[F]or a party's negligence to be the proximate cause of an injury the act must be one which the party ought, in the exercise of ordinary care, to have anticipated was likely to result in injury to others, ․ though he could not have anticipated the particular injury which did happen.   There must also be a showing that the defendant's conduct was a substantial factor in bringing about the injury.

Lubbers v. Anderson, 539 N.W.2d 398, 401 (Minn.1995) (quotations omitted);  see State v. Schaub, 231 Minn. 512, 518–21, 44 N.W.2d 61, 64–66 (1950) (relying on civil cases addressing proximate cause in reviewing second-degree-manslaughter conviction).

Even though she could not have anticipated the specific harm that occurred, appellant, in the exercise of ordinary care, ought to have anticipated that leaving D.H. where she could not see or hear him was likely to result in injury.   The jury could reasonably conclude that because appellant could neither see nor hear D.H., the intervention needed to prevent his death was delayed and that the delay was a substantial factor in causing D.H.'s death.   The evidence was sufficient to support appellant's convictions.


At trial, the state requested that the jury be instructed that “[c]ause means a substantial causal factor in bringing about the harm.”   Appellant's counsel objected, arguing that no instruction should be given because it would inappropriately incorporate the civil concept of causation, diluting the state's burden of proof.   The district court found that causation was a legal concept, so a jury instruction would be appropriate.   The instruction was given with all three counts of second-degree manslaughter.   On appeal, appellant argues that the court's instruction was improper because it “did not convey the necessary causal link between the alleged neglect or endangerment and the death.”

The state argues that appellant waived the issue of whether the causation instruction correctly stated the law because, at trial, appellant argued that no instruction should be given.   But if a defendant challenges the jury instruction in a posttrial motion for a new trial claiming that “the instruction contains an error of fundamental law or controlling principle, a motion for a new trial adequately preserves the issue for appeal.”  State v. Glowacki, 630 N.W.2d 392, 398 (Minn.2001) (quotation omitted).   In that case, we determine whether the instructions were erroneous and, if so, whether the error was harmless.  Id. at 402.   Because the district court addressed whether the causation instruction correctly stated the law in denying appellant's motion for a new trial, the issue was adequately preserved for appeal.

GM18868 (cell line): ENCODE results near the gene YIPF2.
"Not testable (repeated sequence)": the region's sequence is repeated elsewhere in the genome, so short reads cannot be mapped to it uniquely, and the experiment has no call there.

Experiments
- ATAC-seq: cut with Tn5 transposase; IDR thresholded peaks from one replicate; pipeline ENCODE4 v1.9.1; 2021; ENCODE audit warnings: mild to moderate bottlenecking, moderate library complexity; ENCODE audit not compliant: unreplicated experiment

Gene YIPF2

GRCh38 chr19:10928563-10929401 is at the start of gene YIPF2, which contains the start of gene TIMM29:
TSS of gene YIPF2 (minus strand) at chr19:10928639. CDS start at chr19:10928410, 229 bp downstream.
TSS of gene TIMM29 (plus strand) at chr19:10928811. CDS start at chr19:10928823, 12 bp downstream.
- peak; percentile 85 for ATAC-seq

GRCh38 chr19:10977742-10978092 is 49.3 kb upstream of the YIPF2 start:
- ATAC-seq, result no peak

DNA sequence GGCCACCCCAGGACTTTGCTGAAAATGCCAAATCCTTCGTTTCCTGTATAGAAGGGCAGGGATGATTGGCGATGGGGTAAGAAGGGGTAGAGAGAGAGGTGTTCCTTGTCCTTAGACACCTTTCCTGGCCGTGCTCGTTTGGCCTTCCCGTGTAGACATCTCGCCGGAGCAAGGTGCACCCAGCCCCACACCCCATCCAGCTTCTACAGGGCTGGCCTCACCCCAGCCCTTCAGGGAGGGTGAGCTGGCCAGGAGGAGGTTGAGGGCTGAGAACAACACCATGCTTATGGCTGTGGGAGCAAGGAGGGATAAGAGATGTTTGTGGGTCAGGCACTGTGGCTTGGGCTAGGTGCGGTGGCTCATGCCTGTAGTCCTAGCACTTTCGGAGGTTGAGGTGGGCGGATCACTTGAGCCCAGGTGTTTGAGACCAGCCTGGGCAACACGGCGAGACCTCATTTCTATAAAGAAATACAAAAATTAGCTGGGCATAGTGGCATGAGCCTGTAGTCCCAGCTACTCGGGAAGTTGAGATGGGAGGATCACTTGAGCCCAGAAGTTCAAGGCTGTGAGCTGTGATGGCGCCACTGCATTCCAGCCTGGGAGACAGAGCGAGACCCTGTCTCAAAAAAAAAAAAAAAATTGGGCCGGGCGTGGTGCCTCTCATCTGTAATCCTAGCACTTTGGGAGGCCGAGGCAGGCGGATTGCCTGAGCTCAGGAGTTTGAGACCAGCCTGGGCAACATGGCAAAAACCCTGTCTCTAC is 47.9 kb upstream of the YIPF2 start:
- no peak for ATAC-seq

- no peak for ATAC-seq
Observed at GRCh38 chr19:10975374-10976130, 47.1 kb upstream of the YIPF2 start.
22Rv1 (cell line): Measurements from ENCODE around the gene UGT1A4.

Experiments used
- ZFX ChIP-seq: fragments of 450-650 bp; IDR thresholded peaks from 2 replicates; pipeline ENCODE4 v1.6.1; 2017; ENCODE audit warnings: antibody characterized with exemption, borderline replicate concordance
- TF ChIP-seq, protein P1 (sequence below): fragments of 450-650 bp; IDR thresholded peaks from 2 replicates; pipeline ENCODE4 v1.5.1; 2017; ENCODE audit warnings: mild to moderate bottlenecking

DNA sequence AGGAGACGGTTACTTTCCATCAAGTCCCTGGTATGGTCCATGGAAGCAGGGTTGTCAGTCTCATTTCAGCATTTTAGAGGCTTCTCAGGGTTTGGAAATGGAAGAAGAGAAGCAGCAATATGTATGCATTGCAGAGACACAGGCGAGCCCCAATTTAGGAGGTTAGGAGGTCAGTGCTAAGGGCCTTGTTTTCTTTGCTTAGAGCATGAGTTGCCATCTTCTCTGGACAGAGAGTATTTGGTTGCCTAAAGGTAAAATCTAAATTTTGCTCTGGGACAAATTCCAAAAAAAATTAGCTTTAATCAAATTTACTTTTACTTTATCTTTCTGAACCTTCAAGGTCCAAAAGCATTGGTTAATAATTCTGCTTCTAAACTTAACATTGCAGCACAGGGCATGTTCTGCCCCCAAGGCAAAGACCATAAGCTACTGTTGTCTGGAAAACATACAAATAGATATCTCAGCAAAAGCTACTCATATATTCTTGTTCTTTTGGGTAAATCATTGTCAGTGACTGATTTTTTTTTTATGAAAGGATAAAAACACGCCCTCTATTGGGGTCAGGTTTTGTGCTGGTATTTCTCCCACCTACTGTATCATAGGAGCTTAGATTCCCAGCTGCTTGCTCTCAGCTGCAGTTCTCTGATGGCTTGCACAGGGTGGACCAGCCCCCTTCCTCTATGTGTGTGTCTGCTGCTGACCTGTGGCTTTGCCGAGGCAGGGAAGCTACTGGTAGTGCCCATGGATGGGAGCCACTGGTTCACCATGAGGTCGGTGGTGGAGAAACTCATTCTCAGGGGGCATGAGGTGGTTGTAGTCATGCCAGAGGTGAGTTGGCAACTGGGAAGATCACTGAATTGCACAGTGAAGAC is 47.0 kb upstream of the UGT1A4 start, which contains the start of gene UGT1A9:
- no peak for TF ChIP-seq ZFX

“The district court has broad discretion in determining jury instructions and we will not reverse in the absence of abuse of discretion.”  Hilligoss v. Cargill, Inc., 649 N.W.2d 142, 147 (Minn.2002).   A jury instruction that correctly states the law is not erroneous.  State v. Peou, 579 N.W.2d 471, 476 (Minn.1998).

To support the argument that the causation instruction was erroneous, appellant relies on State v. Back, 775 N.W.2d 866 (Minn.2009).   In Back, the defendant was convicted of second-degree culpable-negligence manslaughter when a third party shot the victim.  775 N.W.2d at 867–69.   The supreme court concluded that the defendant had no duty to control the shooter or to protect the victim and reversed the conviction.  Id. at 872.   Back is not on point because it did not involve a caretaker relationship.

In State v. Sutherlin, 396 N.W.2d 238 (Minn.1986), the defendant was convicted of first-degree murder and argued that he only intended to injure one of the victims but that another individual wrestled the gun from him causing it to fire the bullets that killed the victims.  396 N.W.2d at 240.   The supreme court upheld the conviction, finding that Sutherlin's premeditated conduct set in motion the events that led to the intervening conduct and that all that was required was that his initial shooting of a victim was a “ ‘substantial causal factor’ in the deaths.”  Id.;  see also State v. Olson, 435 N.W.2d 530, 534 n.4 (Minn.1989) (stating that “the state must prove beyond a reasonable doubt that defendant's acts had a substantial part in bringing about the child's death”).

The district court instructed the jury, “Cause means that the conduct was a substantial causal factor in bringing about the harm.”   Under Sutherlin and Olson, the instruction correctly stated the law and was not erroneous.


The district court must order the presumptive sentence provided in the sentencing guidelines unless “substantial and compelling circumstances” warrant a departure.  State v. Cameron, 370 N.W.2d 486, 487 (Minn.App.1985), review denied (Minn. Aug. 29, 1985);  see also Minn. Sent. Guidelines II.D (2008) (stating that court has discretion to depart from presumptive sentence only when “substantial and compelling circumstances” are present).   Whether to depart from the sentencing guidelines rests within the district court's discretion, and the district court will not be reversed absent an abuse of that discretion.  State v. Spain, 590 N.W.2d 85, 88 (Minn.1999).   Only in a rare case will a reviewing court reverse the imposition of a presumptive sentence.   State v. Kindem, 313 N.W.2d 6, 7 (Minn.1981).